Plant oils are a highly concentrated source of nutrients required for life. Vitamins, minerals, and most importantly, essential fatty acids (EFAs) are included in this category.
EFAs are required for the proper functioning of the immune system, brain health, wound healing, and nerve insulation. They may be found in all cells in the body; however, we do not generate them ourselves. As a result, they must be consumed in our diet. The contemporary diet that is fast food and processed meals frequently lacks the EFAs
Dry and cracking skin, sluggish wound healing, high cholesterol and triglyceride levels, digestive issues, and hormonal abnormalities are all signs of EFA deficiency.
To function properly, the body requires two essential fatty acids. Alpha Linolenic acid (ALA) is known as Omega 3 and Linoleic Acid (LA) is known as Omega 6. Since the 1900s, our ‘modern diet’ has included far less Omega 3 fatty acids, although our Omega 6 consumption has not changed and this fatty
According to the CDC, in 1900, 1 out of 30 deaths in the United States was due to cancer and 14% were caused by cardiovascular disease. According to figures from the University of Michigan, one in four fatalities in the United States is due to cancer, and 42% of Americans die from heart disease. The cycle is repeated across the world.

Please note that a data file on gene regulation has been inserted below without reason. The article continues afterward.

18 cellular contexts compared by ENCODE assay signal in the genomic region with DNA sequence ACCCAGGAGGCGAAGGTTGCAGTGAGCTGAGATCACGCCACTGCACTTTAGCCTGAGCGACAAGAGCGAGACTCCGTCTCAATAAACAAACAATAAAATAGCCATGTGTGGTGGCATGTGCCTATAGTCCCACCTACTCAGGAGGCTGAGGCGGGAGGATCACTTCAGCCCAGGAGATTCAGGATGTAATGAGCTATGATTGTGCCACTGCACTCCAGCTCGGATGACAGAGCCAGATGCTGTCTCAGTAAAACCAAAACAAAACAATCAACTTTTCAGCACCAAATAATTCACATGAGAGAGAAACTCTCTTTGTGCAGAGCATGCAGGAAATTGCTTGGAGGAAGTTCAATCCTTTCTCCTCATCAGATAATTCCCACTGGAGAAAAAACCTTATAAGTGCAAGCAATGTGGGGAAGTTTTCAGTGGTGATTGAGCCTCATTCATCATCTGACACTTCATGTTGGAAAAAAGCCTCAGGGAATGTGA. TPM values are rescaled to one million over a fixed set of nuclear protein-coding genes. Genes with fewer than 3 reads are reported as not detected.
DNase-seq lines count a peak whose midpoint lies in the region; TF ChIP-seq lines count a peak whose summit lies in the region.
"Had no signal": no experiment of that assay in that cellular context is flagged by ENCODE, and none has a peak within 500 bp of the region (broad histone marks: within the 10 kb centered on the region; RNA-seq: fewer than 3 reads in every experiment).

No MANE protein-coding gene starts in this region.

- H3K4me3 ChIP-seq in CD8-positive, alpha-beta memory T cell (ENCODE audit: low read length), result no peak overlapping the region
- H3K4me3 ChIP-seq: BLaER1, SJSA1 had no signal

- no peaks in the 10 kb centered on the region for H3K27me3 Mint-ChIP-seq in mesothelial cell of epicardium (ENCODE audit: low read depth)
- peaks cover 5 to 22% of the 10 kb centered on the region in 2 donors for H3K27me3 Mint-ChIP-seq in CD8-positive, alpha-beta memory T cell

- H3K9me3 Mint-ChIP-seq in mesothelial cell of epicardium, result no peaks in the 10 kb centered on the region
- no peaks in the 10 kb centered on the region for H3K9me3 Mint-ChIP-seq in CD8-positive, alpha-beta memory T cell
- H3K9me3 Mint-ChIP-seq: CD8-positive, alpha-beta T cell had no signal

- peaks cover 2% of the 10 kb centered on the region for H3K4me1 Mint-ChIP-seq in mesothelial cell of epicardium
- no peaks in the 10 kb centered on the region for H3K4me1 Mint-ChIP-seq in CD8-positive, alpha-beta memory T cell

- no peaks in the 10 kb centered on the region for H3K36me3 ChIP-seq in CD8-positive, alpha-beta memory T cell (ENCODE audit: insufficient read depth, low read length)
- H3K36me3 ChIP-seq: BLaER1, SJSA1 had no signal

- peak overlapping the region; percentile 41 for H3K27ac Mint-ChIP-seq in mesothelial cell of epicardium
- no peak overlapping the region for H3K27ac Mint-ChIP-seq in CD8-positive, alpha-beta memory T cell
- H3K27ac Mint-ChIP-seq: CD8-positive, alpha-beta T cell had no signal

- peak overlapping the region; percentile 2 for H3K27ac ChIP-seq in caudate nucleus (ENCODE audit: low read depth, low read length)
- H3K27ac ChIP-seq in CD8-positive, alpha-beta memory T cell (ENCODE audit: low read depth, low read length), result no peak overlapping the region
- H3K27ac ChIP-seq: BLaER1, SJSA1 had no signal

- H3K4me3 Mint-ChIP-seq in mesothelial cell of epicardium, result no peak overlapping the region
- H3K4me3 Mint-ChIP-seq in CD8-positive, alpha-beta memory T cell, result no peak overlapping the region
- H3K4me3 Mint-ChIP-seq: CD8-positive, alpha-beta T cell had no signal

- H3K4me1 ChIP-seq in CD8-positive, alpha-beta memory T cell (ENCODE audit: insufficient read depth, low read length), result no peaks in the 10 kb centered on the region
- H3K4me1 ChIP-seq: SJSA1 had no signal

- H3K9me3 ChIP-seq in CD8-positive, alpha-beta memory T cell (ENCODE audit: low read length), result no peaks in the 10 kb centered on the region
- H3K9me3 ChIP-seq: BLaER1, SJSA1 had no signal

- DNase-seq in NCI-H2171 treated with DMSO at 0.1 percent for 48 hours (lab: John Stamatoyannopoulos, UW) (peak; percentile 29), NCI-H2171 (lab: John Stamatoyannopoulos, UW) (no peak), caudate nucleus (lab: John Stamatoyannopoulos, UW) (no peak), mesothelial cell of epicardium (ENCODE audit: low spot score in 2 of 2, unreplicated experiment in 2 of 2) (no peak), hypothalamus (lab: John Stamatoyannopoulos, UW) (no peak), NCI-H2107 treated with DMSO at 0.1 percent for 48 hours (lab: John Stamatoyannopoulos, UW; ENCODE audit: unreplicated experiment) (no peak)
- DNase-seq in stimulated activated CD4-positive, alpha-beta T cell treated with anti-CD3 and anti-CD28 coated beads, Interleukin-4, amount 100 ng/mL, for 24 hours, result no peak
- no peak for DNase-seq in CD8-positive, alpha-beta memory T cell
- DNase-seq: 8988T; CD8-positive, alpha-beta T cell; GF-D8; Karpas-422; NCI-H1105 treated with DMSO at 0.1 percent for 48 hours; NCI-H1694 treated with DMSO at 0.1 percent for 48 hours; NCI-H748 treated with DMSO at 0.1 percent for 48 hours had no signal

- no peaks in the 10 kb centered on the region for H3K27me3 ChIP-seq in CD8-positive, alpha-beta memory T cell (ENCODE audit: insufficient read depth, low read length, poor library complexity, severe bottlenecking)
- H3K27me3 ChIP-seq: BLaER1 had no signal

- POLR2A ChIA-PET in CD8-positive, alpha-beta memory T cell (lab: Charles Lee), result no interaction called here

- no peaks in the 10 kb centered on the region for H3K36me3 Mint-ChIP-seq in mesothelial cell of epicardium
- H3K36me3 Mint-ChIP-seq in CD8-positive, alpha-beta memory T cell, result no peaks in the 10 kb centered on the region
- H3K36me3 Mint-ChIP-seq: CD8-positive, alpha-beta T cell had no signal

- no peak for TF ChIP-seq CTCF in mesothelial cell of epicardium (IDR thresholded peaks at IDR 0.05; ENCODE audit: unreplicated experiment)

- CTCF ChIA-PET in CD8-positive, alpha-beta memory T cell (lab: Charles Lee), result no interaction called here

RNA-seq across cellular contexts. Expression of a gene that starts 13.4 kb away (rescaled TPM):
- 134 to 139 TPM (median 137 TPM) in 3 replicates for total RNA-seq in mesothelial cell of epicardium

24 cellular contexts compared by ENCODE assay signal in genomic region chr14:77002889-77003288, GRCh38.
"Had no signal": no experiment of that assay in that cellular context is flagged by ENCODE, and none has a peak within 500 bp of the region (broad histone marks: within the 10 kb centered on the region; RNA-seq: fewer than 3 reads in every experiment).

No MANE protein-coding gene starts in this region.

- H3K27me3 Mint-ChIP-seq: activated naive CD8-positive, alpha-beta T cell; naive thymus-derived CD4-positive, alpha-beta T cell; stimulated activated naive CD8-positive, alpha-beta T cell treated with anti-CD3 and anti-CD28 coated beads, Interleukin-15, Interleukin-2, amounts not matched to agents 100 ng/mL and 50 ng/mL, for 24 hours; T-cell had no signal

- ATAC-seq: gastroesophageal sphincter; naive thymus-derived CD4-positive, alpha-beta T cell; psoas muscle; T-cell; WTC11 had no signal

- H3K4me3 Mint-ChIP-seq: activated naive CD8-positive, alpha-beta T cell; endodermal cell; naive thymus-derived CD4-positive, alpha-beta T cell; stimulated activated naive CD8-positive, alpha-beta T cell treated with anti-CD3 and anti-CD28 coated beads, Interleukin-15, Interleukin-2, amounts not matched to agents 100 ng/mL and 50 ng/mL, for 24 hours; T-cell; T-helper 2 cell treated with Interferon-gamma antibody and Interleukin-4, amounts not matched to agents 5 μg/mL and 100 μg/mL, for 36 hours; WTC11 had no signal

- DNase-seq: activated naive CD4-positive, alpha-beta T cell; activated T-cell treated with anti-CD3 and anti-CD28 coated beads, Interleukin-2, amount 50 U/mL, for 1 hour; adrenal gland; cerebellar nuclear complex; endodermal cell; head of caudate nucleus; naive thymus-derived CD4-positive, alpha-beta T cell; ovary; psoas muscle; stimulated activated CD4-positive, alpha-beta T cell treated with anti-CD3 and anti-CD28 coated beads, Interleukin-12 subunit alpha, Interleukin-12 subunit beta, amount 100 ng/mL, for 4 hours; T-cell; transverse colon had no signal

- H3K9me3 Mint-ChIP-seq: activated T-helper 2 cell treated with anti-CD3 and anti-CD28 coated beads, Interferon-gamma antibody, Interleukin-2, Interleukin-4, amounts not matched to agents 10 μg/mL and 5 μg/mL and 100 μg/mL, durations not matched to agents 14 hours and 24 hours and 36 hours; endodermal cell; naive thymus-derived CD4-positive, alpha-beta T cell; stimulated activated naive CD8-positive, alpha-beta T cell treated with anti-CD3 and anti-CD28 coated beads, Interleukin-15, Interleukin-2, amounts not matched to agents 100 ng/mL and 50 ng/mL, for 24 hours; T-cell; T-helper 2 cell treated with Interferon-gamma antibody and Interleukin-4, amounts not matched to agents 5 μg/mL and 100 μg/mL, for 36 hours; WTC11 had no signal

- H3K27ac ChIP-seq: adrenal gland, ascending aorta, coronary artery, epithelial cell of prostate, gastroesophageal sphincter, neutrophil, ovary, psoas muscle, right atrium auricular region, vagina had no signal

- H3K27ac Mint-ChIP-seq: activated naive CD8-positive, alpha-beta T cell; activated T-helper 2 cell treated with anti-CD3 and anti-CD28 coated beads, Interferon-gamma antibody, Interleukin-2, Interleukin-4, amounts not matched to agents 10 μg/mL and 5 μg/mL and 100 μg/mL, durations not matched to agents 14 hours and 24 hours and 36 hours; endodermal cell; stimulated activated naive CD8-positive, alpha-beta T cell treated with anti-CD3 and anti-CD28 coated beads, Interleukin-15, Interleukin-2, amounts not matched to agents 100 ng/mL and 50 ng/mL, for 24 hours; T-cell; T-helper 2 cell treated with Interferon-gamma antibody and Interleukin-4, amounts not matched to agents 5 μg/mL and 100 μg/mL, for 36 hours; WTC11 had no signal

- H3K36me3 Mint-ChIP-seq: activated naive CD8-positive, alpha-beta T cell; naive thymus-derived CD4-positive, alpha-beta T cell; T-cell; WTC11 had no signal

Flax Seed Oil and Hemp Seed Oil are two excellent sources of omega-3s. Flax Seed Oil is high in this EFA and has been studied extensively in the field of nutrition. However, in order for these Omega 3 and Omega 6 EFAs to provide their full health advantages, they must be present in our bodies at proper ratios.
Using the information:
Erasmus, U. 1989. Fats that heal, Fats that kill. Alive Books, Canada
Horrobin D.F., 1982. Essential Fatty Acids – A Review; in Clinical Uses of Essential Fatty Acids. London, England. Eden Press
Lees and Karel, M. 1990. Omega 3 Fatty Acids in Health and Disease. Basel, Switzerland. Dekker.